Greenpeace To Canada: Clean Energy, Eh?

While Alberta bombards Times Square with 10-seconds ads promoting the province’s controversial tar sands industry, Greenpeace is answering with what it calls a comprehensive report on how Canada can flourish by ditching fossil fuels and embracing renewables.

“Canada can break its addiction to dirty tar sands oil, coal and gas and save consumers $5.3 billion a year by investing in renewable energy and energy efficiency,” Greenpeace’s Keith Stewart said in a press release announcing publication of the report, prepared with the European Renewable Energy Council, a Brussels-based trade group representing a range of renewable-energy industries.

image via U.S. Bureau of Land Management

Canada is the only country in the world with a large-scale tar sands (also known as oil sands) industry, and it now accounts for some 40 percent of the country’s oil production. The complex, energy-intensive process requires open-pit mining for oil-rich bitumen, then heavily processing and upgrading the extracts. Assessing the practice, the U.S. government cites “a variety of environmental impacts, such as global warming and greenhouse gas emissions, disturbance of mined land, (and) impacts on wildlife and air and water quality.”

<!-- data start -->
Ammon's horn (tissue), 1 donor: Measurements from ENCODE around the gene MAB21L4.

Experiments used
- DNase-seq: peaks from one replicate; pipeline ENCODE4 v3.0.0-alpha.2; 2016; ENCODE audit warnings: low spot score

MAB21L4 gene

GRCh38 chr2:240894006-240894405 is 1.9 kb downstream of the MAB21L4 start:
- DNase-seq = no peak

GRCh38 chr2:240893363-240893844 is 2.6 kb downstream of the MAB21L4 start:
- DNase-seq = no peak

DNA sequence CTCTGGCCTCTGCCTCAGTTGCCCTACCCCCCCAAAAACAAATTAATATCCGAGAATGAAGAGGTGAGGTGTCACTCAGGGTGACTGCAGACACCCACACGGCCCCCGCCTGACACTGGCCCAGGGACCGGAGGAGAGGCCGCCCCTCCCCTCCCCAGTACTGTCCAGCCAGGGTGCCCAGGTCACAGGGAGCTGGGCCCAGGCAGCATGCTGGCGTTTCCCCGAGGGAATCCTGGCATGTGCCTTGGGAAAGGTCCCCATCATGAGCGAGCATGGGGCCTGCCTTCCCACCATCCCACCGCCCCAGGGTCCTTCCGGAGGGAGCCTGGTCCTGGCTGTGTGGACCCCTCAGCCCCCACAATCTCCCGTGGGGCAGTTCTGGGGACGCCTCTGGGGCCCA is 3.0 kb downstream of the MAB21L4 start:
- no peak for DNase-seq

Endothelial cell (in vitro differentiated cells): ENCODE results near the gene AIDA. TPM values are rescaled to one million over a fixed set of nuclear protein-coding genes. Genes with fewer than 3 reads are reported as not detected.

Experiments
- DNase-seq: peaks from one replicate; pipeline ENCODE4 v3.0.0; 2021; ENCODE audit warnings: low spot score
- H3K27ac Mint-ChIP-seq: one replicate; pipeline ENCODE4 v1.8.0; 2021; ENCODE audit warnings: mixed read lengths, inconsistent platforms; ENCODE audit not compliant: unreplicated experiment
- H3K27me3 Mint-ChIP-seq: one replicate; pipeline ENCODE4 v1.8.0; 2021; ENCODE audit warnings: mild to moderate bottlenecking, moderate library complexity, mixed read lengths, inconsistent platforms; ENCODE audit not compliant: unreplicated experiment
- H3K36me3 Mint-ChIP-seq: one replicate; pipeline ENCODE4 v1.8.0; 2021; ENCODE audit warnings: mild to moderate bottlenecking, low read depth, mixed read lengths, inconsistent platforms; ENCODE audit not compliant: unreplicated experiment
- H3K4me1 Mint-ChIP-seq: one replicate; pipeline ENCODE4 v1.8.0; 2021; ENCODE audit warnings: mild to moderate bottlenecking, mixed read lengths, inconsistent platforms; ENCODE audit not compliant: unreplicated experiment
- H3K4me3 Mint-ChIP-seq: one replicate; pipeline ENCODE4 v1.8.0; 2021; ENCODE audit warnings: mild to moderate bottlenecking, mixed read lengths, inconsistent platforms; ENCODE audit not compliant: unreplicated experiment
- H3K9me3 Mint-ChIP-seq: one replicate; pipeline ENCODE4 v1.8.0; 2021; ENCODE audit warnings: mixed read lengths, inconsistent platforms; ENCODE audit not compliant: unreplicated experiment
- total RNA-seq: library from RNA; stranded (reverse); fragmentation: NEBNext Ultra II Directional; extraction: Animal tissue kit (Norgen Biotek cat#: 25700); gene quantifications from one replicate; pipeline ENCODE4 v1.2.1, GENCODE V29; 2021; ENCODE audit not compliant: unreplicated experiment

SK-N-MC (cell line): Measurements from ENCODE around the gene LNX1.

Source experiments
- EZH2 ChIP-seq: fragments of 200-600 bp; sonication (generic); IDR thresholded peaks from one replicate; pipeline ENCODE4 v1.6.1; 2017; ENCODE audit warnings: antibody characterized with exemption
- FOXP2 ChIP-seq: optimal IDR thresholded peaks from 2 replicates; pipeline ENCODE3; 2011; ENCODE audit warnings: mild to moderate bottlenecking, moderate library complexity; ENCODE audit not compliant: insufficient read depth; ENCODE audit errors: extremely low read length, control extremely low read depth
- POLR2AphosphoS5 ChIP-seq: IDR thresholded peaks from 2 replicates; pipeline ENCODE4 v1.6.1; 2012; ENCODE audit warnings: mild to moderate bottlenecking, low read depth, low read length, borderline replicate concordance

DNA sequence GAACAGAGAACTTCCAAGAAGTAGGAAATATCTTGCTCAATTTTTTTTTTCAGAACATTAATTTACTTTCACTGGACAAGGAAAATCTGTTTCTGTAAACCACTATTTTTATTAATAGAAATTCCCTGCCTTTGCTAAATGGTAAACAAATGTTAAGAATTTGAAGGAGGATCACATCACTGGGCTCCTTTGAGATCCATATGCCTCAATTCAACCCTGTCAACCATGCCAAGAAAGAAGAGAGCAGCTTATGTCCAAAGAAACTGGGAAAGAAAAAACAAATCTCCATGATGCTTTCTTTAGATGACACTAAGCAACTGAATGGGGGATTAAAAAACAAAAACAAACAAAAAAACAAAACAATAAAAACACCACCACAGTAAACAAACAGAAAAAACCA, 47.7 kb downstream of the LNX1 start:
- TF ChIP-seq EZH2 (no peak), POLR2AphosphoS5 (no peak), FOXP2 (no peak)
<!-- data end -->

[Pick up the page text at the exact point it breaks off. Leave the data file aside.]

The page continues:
Tar sands defenders say the industry—and the coal, natural gas and traditional oil industries—are vital to Canada’s energy independence and as economic drivers. In its report, Greenpeace countered that conservation and efficiency could trim energy demand by half, and that renewables could meet 74 percent of the country’s energy needs by 2050. To make that happen, the report said, Canada “cannot wait for the free market.”

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Pete Danko is a writer and editor based in Portland, Oregon. His work has appeared in Breaking Energy, National Geographic's Energy Blog, The New York Times, San Francisco Chronicle and elsewhere.